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Opinion, by Michael Royster

RIO DE JANEIRO, BRAZIL – The title is a colloquial term for a “bitter struggle for territory, power, control, or rights.” Today’s Smidgen is about real turf, i.e. real estate: more specifically, what is being done with the land that underpins and overlooks Rio de Janeiro.

The Curmudgeon, aka Michael Royster.
The Curmudgeon, aka Michael Royster.

Although the battles in this war are couched in polysyllabic terms such as gentrification and revitalization, the fact is that they’re all about money. This is not surprising, as much of what’s being done for Rio (“to Rio” as some prefer) is in preparation for the 2016 Olympic Games — which are essentially all about money.

Out in Jacarepaguá, the principal Olympic site has required the removal of a small “favela” that has sat quietly along the banks of horribly polluted marshlands, whose residents eke out an honest living. There are no gangs, no drug problems, almost no crime — three generations of residents all know each other. But they’ve gotta go.

The Olympic golf course has been put smack in the middle of an environmentally protected area, where flora and fauna are to be preserved. Golf, like any number of Olympic sports (equestrianism, modern pentathlon, sailing, fencing) is strictly for rich people. Barra da Tijuca is where newly rich people live and work — and will play golf. The jacarés (alligators) have gotta go.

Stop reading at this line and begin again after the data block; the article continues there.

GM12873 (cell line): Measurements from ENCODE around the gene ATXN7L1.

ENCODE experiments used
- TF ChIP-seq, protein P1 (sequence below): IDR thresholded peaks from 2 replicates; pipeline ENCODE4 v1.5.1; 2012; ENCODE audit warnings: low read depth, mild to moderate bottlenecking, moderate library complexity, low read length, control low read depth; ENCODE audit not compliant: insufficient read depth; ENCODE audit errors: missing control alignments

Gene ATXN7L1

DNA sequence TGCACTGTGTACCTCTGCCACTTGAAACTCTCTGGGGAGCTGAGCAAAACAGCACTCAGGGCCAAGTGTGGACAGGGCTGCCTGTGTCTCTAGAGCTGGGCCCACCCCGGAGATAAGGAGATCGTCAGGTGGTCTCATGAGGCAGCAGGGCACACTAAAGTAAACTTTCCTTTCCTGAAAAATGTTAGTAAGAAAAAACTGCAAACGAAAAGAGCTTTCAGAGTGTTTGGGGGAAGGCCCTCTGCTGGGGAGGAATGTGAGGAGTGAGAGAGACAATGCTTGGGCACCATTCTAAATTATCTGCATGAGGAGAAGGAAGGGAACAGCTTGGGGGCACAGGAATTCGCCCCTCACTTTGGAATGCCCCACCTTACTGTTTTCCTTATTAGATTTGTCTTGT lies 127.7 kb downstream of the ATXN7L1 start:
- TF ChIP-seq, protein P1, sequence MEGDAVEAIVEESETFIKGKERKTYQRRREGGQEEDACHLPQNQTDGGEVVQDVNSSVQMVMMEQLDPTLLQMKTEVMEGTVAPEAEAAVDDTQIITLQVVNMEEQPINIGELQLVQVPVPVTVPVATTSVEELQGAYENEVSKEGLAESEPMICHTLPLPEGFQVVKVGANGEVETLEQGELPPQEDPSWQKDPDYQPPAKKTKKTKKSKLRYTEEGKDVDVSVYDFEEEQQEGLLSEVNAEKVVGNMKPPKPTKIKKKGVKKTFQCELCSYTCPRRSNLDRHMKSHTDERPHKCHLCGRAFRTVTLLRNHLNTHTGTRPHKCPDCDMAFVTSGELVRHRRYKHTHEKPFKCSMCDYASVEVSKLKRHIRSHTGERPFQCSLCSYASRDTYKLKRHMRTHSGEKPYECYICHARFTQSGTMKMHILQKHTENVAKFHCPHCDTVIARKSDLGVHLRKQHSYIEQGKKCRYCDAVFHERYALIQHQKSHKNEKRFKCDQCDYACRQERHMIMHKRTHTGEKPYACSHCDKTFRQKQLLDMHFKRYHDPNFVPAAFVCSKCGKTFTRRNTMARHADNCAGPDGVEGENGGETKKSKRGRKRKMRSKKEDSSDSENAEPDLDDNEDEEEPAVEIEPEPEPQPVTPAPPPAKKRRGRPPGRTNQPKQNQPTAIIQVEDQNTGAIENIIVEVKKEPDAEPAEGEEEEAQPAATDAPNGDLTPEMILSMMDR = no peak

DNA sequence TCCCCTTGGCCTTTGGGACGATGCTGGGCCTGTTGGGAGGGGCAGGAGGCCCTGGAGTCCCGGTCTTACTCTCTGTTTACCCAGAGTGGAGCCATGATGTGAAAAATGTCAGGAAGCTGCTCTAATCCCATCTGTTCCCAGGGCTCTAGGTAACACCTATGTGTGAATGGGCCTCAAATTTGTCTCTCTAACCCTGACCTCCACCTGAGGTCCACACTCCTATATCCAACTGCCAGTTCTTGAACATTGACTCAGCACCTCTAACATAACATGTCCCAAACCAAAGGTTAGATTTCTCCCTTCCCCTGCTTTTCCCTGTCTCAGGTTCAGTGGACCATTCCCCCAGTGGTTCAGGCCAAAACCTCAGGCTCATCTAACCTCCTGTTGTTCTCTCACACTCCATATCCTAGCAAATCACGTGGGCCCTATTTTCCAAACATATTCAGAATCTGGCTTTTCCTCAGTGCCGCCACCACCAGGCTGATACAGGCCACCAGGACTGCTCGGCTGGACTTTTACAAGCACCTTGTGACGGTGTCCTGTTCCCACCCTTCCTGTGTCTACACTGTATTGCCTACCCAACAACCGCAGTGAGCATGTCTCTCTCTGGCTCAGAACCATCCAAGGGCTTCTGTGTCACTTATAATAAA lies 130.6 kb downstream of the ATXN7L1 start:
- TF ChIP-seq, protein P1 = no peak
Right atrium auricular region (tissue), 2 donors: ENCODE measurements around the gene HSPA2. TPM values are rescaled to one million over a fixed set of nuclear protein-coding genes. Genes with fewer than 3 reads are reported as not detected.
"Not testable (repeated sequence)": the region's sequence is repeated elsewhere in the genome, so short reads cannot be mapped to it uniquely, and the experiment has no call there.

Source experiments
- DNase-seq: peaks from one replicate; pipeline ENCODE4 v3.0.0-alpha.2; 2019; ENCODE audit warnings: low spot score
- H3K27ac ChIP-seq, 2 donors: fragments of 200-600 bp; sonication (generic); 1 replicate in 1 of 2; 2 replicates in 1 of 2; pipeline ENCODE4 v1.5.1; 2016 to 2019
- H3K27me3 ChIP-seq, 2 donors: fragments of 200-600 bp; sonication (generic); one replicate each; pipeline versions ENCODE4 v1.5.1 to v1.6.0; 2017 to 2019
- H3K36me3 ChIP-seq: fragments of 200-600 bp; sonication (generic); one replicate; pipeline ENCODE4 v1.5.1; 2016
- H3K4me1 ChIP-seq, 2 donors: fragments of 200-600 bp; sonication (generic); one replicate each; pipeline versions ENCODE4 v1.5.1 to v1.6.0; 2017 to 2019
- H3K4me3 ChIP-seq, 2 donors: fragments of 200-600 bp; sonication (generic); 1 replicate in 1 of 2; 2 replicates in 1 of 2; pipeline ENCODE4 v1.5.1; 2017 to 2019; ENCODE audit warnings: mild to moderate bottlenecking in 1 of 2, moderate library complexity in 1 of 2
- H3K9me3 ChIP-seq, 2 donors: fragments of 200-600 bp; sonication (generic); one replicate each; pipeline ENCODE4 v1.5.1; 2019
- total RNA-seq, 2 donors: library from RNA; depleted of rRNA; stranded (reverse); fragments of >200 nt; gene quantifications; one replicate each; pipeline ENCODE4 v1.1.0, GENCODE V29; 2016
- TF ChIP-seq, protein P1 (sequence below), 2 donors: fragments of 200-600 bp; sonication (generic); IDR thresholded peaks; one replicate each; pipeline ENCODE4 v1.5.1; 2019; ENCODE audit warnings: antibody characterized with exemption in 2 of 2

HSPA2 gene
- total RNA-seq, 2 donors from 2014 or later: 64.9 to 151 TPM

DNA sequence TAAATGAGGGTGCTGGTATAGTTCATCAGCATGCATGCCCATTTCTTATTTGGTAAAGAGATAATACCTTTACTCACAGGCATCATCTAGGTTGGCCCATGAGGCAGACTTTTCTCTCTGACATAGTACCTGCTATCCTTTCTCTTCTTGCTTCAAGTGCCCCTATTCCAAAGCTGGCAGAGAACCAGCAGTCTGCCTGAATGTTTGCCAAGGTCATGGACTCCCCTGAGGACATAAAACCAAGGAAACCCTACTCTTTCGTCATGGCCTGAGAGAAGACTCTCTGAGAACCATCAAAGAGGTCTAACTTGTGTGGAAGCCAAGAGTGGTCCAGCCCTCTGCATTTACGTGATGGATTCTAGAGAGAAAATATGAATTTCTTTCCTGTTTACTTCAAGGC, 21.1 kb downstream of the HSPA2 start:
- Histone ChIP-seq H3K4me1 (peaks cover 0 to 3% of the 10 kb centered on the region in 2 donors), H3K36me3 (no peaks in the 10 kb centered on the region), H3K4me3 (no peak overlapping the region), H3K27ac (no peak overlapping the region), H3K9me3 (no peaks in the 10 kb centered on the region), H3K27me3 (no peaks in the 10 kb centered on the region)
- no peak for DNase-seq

The revitalization of Rio’s downtown is perhaps a better idea, but it too involves removing poor people and bringing in rich people. The new cable car over Rio’s Morro da Providência was designed for tourists, not for residents. One hundred families have gotta go.

Go where? Not to the “revitalized” downtown, where all the new housing is only for rich people. Not to the Zona Sul morros (hills in the South Zone) now undergoing gentrification, notably Vidigal. Sadly, the only option for uprooted Cariocas is Rio’s West Zone. For poor workers, their trek from home to work and back will now be many hours longer, and more expensive.

So far, at least, money is winning the turf wars.

The Curmudgeon will issue shortish Smidgens periodically. Please stay tuned.

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The Curmudgeon moved to Rio almost forty years ago, and has pretty much remained here ever since. He’s been writing political commentary for The Rio Times for almost seven years. He used to refer to himself as a WASP (look it up) but doesn’t any more because it embarrasses him.

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